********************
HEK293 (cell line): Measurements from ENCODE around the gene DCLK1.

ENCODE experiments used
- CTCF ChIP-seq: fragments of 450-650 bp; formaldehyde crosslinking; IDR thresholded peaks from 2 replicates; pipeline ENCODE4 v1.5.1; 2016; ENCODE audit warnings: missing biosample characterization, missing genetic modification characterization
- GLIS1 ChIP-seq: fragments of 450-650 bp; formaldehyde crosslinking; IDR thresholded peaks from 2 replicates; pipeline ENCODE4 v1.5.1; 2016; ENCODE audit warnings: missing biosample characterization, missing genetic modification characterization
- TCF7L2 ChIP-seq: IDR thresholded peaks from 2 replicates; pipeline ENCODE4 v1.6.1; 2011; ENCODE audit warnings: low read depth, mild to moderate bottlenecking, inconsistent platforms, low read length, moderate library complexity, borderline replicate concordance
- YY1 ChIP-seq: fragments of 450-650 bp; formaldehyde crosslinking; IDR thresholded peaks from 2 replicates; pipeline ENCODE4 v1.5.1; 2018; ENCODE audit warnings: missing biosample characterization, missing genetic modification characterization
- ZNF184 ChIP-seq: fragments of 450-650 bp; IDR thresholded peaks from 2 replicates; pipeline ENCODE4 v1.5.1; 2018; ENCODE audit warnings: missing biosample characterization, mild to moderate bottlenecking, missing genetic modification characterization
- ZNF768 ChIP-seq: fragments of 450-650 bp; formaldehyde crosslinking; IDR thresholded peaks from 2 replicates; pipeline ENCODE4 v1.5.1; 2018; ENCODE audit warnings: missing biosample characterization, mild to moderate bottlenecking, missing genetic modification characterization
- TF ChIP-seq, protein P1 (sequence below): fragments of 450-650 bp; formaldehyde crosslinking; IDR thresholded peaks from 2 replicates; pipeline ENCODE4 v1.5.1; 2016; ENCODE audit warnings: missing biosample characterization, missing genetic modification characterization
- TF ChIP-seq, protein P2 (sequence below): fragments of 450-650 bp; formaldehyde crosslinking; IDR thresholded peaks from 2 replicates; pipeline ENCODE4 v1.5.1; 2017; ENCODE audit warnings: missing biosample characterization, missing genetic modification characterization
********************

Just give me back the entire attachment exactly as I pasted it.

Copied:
HEK293 (cell line): Measurements from ENCODE around the gene DCLK1.

ENCODE experiments used
- CTCF ChIP-seq: fragments of 450-650 bp; formaldehyde crosslinking; IDR thresholded peaks from 2 replicates; pipeline ENCODE4 v1.5.1; 2016; ENCODE audit warnings: missing biosample characterization, missing genetic modification characterization
- GLIS1 ChIP-seq: fragments of 450-650 bp; formaldehyde crosslinking; IDR thresholded peaks from 2 replicates; pipeline ENCODE4 v1.5.1; 2016; ENCODE audit warnings: missing biosample characterization, missing genetic modification characterization
- TCF7L2 ChIP-seq: IDR thresholded peaks from 2 replicates; pipeline ENCODE4 v1.6.1; 2011; ENCODE audit warnings: low read depth, mild to moderate bottlenecking, inconsistent platforms, low read length, moderate library complexity, borderline replicate concordance
- YY1 ChIP-seq: fragments of 450-650 bp; formaldehyde crosslinking; IDR thresholded peaks from 2 replicates; pipeline ENCODE4 v1.5.1; 2018; ENCODE audit warnings: missing biosample characterization, missing genetic modification characterization
- ZNF184 ChIP-seq: fragments of 450-650 bp; IDR thresholded peaks from 2 replicates; pipeline ENCODE4 v1.5.1; 2018; ENCODE audit warnings: missing biosample characterization, mild to moderate bottlenecking, missing genetic modification characterization
- ZNF768 ChIP-seq: fragments of 450-650 bp; formaldehyde crosslinking; IDR thresholded peaks from 2 replicates; pipeline ENCODE4 v1.5.1; 2018; ENCODE audit warnings: missing biosample characterization, mild to moderate bottlenecking, missing genetic modification characterization
- TF ChIP-seq, protein P1 (sequence below): fragments of 450-650 bp; formaldehyde crosslinking; IDR thresholded peaks from 2 replicates; pipeline ENCODE4 v1.5.1; 2016; ENCODE audit warnings: missing biosample characterization, missing genetic modification characterization
- TF ChIP-seq, protein P2 (sequence below): fragments of 450-650 bp; formaldehyde crosslinking; IDR thresholded peaks from 2 replicates; pipeline ENCODE4 v1.5.1; 2017; ENCODE audit warnings: missing biosample characterization, missing genetic modification characterization